Isabelle Younane is head of policy, campaigns and public affairs at Women’s Aid. She says stories like Zahrah’s show how migrant women are particularly vulnerable to abusive partners. “Perpetrators of domestic abuse often use insecure immigration status to control their partners,” making them reluctant to seek help for fear of detention and deportation.
This means it is often left to services run by and for Black and minoritised women to provide help. Yet many operate on “a shoestring budget and do not receive dedicated public funding”.
One such organisation is Sistah Space, a community-based non-profit initiative in Hackney, which aims to bridge the gap in domestic abuse services for African heritage women and girls. After a lengthy dispute with Hackney Council, which the charity says failed to provide them with suitable premises, the charity has had to resort to crowdfunding for their new home.
Meanwhile, Galop, which provides support to LGBTQ+ victims of domestic abuse, have identified significant gaps in provision, including no funded LGBTQ+ “by and for” services across the whole of the southwest, northeast or Wales.
Dr Hannana Siddiqui is head of policy and research at Southall Black Sisters, a not-for-profit for Black and minority women facing domestic abuse. Speaking to Novara Media, Siddiqui says the new legislation fails to extend equal protection to British and migrant women.
“Women and their children cannot even enter a refuge for victims of domestic abuse as they cannot access housing benefits to pay their rent or have subsistence for their living costs,” says Siddiqui. She adds that for many migrant women, state support is paradoxically contingent on their marriage to an often abusive spouse: “Although there are some rules which allow benefits for three months for victims of domestic abuse on a spousal visa while they obtain indefinite leave to remain, those on non-spousal visas have no rights.”
Of course, such policies are the extension of a hostile environment infrastructure currently being reinforced through the Nationality and Borders bill, which over 40 charities have said would “create additional obstacles to women and girls seeking international protection in the UK”.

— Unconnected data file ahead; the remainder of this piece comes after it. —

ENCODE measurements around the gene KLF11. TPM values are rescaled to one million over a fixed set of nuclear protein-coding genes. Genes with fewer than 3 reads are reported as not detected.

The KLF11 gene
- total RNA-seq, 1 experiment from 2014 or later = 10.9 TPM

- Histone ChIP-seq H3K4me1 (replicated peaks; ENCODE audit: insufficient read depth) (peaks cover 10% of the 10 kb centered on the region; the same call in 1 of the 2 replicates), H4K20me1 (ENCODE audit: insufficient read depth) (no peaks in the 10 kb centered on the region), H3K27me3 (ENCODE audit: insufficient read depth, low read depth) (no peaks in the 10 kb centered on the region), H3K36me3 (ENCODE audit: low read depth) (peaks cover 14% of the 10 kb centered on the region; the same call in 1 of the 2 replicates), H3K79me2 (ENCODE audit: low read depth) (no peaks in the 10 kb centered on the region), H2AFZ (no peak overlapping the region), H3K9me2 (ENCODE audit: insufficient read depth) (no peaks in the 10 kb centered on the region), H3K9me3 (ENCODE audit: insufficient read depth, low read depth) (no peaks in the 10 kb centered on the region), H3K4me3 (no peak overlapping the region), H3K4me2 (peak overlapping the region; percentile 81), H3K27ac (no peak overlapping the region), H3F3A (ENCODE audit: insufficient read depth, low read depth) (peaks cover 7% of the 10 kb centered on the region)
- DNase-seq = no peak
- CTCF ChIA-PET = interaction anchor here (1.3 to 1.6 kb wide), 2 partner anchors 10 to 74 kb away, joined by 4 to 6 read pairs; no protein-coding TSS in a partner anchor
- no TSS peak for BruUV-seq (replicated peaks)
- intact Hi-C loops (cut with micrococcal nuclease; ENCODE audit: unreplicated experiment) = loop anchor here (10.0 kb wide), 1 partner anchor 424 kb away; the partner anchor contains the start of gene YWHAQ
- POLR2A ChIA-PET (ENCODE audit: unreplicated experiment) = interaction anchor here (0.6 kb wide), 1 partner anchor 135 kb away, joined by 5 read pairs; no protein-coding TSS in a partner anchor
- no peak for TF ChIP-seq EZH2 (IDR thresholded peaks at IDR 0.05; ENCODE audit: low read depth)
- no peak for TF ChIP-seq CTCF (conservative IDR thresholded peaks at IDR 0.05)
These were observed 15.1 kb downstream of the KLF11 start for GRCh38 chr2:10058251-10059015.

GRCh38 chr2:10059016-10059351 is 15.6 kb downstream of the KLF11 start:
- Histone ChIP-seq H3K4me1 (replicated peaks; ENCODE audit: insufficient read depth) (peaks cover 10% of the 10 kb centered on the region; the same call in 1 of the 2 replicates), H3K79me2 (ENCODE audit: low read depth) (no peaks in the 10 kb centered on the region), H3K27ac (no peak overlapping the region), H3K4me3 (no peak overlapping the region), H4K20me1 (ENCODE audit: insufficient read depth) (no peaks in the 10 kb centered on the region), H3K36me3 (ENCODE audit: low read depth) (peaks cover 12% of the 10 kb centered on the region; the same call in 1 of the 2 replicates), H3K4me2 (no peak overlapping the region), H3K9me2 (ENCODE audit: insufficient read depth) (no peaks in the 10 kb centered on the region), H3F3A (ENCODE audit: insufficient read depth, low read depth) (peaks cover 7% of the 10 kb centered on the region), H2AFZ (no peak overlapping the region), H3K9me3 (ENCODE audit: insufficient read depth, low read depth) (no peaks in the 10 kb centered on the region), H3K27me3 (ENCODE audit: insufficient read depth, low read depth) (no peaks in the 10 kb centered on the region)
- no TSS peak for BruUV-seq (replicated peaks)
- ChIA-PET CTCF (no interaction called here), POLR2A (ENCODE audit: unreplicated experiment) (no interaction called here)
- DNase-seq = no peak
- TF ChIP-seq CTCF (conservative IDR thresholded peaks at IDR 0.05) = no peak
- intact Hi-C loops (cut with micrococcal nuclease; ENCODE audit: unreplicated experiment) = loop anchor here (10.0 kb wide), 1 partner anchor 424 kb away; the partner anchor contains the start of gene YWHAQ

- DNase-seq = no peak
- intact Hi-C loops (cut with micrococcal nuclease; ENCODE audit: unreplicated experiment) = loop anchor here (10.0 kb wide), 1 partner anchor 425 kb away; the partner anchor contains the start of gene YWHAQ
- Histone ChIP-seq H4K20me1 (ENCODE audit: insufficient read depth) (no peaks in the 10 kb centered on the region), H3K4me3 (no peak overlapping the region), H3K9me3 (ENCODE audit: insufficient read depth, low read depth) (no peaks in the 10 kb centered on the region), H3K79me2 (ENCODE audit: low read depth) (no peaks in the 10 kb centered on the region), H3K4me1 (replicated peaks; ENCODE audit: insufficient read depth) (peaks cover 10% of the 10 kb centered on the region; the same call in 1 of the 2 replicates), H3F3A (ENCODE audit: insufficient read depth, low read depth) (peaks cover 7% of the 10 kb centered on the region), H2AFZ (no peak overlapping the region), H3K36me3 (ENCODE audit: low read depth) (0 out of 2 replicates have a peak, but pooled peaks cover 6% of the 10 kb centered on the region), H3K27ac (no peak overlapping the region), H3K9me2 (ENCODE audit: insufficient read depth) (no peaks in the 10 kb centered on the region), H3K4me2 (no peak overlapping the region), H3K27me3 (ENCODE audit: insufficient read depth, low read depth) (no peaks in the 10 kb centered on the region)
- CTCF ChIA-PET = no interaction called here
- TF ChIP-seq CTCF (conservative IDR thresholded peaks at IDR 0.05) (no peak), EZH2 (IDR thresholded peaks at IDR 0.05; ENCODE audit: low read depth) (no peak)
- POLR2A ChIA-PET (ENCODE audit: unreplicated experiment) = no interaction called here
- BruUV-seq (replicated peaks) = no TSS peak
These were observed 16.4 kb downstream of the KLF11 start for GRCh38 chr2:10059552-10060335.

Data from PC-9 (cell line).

Younane says more must be done to protect women, regardless of their immigration status. Women need “safe reporting mechanisms, the establishment of a firewall between police and immigration enforcement, and specialist training on domestic abuse within the police forces,” she says.
Some of these measures – including pathways of support for victims with insecure status, the development of regional NRPF strategy forums to address provision gaps, and an additional £18.7m over three years to cover accommodation and subsistence for victims with NRPF – are advocated by domestic abuse commissioner Nicole Jacobs in her recent Safety Before Status report (the government’s response was predictably lukewarm). In an ideal world, however, NRPF would be abolished, something Southall Black Sisters are currently campaigning for.
When I last saw Zahrah, I was keenly aware of the precarity of her existence: she and her children were getting by on time-limited food vouchers, unstable housing agreements and temporary visas. Last year, the Conservatives pledged to take a “once-in-a-generation opportunity” to give women facing domestic abuse safety and security. Yet women like Zahrah will enjoy none of this.
Whilst virtue signalling about their efforts to tackle domestic abuse, the Tories have excluded the women most vulnerable to it – and knowingly so.
*Names, ages and other identifying details have been changed.
Rebekah Pierre is a freelance journalist and former child protection social worker. She is also a survivor of childhood domestic abuse.